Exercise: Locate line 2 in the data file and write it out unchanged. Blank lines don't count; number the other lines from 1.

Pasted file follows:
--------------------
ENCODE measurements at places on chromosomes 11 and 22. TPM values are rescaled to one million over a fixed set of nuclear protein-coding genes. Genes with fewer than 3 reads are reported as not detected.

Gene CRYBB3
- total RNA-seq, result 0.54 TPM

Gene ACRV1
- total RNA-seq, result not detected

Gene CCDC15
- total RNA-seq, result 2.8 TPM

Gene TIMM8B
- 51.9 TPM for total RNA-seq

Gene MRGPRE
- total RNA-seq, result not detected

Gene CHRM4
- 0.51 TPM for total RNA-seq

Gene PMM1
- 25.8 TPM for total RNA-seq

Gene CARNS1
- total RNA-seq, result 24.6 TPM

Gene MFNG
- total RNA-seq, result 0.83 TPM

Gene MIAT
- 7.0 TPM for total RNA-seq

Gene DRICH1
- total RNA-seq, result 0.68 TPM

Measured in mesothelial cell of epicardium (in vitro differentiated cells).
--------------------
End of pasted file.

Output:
Gene CRYBB3